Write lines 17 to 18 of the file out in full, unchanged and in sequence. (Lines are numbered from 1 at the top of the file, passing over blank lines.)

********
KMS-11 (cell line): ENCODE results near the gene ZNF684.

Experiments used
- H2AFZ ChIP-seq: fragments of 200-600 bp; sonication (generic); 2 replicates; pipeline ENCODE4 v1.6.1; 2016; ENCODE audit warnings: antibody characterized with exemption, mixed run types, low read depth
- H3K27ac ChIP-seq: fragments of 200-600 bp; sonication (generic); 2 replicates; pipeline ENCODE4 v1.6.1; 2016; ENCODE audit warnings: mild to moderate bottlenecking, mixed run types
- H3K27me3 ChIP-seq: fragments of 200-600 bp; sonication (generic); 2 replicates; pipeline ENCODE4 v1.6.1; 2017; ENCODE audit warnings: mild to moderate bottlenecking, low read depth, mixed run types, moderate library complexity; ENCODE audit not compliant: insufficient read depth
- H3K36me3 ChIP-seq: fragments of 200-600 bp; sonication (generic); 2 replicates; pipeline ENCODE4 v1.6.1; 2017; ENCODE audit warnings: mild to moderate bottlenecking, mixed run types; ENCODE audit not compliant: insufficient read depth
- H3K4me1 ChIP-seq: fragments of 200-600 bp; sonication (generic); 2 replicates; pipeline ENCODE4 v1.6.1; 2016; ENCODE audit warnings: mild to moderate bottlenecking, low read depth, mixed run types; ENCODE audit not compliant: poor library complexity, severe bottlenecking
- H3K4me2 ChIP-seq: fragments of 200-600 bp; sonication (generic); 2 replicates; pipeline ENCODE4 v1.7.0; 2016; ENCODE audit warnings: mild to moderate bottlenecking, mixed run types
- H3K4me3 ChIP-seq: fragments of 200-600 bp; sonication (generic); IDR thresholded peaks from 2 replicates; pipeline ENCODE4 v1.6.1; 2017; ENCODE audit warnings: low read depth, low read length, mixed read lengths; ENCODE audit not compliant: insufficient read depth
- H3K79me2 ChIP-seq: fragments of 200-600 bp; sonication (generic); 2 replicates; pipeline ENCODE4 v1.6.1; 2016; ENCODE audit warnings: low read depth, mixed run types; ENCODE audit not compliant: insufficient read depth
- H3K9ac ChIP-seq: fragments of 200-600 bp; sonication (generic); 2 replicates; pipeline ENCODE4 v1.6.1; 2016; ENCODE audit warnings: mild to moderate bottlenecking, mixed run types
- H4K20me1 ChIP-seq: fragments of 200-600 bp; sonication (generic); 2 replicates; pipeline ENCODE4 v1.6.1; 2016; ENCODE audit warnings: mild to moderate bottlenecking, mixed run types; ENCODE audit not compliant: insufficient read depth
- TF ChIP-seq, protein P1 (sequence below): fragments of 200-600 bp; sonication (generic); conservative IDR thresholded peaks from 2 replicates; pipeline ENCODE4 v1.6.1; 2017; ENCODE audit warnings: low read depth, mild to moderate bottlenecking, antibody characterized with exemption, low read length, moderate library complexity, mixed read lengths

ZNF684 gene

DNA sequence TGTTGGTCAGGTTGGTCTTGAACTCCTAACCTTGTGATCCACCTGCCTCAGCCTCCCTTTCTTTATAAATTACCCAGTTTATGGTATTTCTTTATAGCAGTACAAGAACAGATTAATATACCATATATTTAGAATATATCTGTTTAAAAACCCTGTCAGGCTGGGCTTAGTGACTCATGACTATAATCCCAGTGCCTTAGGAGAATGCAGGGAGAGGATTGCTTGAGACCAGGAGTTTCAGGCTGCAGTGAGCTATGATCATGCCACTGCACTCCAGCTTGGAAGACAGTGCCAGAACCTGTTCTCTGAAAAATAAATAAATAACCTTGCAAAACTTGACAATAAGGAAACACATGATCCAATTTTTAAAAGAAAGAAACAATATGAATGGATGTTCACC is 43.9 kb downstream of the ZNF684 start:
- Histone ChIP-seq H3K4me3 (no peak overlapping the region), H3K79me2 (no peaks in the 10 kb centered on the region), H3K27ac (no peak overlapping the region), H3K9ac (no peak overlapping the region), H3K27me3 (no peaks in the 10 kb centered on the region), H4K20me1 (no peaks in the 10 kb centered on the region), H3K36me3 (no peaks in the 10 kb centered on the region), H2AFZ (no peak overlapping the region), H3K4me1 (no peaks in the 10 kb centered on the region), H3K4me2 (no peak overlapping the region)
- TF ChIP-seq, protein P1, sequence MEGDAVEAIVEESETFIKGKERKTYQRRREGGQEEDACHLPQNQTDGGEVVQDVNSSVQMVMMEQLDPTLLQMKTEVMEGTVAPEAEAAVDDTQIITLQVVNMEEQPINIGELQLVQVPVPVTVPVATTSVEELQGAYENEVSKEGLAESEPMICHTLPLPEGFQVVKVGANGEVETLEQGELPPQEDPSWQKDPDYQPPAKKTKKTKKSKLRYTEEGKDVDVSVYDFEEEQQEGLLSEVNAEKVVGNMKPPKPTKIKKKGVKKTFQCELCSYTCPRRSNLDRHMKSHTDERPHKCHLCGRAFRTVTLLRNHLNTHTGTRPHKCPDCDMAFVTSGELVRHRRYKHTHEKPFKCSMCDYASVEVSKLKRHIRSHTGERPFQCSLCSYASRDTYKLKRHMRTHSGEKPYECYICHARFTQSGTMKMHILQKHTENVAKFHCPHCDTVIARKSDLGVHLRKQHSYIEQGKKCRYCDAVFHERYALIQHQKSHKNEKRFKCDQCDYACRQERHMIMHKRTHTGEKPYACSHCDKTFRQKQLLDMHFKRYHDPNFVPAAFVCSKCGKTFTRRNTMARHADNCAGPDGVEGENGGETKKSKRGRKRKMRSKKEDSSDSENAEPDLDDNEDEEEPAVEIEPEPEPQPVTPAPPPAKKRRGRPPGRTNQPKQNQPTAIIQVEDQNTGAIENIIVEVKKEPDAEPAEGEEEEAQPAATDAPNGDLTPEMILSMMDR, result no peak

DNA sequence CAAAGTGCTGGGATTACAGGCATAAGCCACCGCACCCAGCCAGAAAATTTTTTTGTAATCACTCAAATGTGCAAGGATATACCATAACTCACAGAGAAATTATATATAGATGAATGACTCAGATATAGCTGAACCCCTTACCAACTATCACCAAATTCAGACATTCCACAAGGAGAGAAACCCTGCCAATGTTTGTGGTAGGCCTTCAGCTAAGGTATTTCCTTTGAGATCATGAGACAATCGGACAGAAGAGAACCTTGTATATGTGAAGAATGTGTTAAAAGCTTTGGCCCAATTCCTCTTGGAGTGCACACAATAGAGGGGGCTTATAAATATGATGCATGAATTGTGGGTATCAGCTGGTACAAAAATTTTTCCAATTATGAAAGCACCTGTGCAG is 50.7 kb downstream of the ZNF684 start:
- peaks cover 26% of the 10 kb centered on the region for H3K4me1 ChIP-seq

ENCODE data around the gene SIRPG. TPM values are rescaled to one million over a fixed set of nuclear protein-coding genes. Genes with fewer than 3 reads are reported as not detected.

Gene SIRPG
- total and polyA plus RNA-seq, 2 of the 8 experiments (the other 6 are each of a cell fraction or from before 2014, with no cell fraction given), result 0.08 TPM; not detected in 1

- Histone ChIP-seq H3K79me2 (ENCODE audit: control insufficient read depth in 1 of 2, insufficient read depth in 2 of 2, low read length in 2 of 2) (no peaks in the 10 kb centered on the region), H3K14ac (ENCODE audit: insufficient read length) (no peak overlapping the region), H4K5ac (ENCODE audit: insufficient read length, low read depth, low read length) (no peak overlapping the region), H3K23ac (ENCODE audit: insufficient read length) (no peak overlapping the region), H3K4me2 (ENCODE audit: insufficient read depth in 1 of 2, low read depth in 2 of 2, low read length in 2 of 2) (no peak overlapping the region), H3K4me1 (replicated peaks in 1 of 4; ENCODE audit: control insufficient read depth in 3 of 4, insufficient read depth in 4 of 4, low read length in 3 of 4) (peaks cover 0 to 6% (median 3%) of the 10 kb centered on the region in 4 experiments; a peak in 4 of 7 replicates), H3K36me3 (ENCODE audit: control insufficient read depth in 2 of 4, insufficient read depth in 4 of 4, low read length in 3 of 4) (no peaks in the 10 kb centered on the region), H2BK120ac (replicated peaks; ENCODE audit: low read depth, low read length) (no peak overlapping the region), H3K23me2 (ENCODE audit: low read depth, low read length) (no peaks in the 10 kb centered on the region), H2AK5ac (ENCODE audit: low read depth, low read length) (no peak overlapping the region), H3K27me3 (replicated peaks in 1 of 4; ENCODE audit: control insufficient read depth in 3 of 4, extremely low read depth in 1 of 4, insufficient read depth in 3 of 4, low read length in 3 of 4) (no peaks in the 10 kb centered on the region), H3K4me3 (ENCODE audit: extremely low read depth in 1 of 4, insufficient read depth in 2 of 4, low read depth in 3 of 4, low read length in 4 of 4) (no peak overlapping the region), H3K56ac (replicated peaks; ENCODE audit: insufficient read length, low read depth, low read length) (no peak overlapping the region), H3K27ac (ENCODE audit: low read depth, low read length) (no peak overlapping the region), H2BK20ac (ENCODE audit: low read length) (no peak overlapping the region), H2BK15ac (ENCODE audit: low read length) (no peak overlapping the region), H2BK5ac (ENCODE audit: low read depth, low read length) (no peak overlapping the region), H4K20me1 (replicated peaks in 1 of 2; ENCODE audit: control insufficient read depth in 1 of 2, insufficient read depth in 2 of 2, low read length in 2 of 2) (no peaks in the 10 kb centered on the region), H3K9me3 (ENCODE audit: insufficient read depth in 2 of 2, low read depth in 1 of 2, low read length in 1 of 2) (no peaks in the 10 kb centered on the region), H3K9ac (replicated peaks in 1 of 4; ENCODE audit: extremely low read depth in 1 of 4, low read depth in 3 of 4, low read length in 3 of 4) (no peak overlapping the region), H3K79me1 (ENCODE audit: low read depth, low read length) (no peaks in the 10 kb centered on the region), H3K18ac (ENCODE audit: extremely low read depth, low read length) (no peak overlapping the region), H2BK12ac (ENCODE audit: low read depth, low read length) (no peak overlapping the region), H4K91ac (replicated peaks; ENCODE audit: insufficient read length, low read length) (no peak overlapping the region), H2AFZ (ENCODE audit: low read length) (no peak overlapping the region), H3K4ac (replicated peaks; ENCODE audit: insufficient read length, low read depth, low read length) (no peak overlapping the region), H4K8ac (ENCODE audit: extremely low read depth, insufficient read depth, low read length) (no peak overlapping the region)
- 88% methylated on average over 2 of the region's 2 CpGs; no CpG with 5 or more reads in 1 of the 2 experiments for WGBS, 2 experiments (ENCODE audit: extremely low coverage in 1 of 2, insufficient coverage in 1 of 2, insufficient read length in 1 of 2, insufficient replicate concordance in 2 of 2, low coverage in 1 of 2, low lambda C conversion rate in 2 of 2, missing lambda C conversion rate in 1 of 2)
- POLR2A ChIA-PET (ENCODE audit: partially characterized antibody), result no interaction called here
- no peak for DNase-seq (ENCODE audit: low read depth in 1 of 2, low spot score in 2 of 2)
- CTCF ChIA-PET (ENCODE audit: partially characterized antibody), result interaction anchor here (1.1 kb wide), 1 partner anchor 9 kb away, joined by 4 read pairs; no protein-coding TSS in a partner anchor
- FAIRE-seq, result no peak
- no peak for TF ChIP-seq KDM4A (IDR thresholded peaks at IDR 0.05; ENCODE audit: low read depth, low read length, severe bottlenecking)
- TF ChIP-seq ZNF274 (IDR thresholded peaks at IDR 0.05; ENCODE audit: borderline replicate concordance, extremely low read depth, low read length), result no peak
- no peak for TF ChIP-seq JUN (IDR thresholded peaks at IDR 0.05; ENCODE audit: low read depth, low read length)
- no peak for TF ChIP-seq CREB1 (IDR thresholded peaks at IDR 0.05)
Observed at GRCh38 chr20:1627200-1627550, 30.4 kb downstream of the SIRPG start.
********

- TF ChIP-seq, protein P1, sequence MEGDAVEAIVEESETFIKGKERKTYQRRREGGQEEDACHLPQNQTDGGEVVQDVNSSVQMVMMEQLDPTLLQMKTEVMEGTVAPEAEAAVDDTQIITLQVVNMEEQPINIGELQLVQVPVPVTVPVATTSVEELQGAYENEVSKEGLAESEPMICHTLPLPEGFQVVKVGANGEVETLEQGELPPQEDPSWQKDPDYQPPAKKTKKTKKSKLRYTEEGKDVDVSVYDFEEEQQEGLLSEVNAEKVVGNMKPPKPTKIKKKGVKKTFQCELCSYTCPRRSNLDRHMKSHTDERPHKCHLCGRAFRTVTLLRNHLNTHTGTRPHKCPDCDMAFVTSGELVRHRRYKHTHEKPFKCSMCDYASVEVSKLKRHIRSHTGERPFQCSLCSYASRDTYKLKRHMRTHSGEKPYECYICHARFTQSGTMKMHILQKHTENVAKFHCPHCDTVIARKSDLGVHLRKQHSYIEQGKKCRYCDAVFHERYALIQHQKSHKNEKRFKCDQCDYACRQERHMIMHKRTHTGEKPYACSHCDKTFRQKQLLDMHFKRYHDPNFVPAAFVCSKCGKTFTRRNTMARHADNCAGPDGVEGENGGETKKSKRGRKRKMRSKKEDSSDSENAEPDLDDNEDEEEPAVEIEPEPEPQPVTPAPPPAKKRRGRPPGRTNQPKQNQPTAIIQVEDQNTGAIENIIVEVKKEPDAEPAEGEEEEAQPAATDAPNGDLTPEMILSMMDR, result no peak

DNA sequence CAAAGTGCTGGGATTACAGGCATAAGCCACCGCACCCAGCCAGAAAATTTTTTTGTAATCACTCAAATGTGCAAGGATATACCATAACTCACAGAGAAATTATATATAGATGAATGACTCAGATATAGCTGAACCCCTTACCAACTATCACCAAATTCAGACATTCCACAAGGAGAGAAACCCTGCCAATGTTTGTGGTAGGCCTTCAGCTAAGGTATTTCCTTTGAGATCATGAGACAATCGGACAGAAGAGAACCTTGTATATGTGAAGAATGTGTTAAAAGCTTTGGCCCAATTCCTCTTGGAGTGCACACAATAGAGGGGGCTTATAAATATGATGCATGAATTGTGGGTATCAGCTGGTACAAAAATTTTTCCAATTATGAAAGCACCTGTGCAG is 50.7 kb downstream of the ZNF684 start: